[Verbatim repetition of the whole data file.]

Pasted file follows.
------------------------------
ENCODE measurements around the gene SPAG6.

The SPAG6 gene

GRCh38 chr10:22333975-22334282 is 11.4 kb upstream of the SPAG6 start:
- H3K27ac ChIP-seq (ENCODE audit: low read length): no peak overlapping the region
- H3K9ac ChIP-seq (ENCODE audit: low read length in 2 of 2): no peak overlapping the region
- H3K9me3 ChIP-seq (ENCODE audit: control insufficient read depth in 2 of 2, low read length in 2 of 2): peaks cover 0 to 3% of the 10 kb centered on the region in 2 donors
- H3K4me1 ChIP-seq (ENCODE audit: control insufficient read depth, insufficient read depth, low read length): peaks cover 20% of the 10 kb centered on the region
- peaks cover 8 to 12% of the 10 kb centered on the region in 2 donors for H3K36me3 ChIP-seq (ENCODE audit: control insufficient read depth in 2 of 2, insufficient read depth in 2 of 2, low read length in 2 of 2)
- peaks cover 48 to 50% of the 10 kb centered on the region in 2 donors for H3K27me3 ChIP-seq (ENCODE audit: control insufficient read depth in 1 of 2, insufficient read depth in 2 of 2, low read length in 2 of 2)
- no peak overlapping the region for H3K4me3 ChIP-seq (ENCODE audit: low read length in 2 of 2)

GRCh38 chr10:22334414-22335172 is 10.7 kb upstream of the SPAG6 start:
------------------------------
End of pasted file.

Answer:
ENCODE measurements around the gene SPAG6.

The SPAG6 gene

GRCh38 chr10:22333975-22334282 is 11.4 kb upstream of the SPAG6 start:
- H3K27ac ChIP-seq (ENCODE audit: low read length): no peak overlapping the region
- H3K9ac ChIP-seq (ENCODE audit: low read length in 2 of 2): no peak overlapping the region
- H3K9me3 ChIP-seq (ENCODE audit: control insufficient read depth in 2 of 2, low read length in 2 of 2): peaks cover 0 to 3% of the 10 kb centered on the region in 2 donors
- H3K4me1 ChIP-seq (ENCODE audit: control insufficient read depth, insufficient read depth, low read length): peaks cover 20% of the 10 kb centered on the region
- peaks cover 8 to 12% of the 10 kb centered on the region in 2 donors for H3K36me3 ChIP-seq (ENCODE audit: control insufficient read depth in 2 of 2, insufficient read depth in 2 of 2, low read length in 2 of 2)
- peaks cover 48 to 50% of the 10 kb centered on the region in 2 donors for H3K27me3 ChIP-seq (ENCODE audit: control insufficient read depth in 1 of 2, insufficient read depth in 2 of 2, low read length in 2 of 2)
- no peak overlapping the region for H3K4me3 ChIP-seq (ENCODE audit: low read length in 2 of 2)

GRCh38 chr10:22334414-22335172 is 10.7 kb upstream of the SPAG6 start: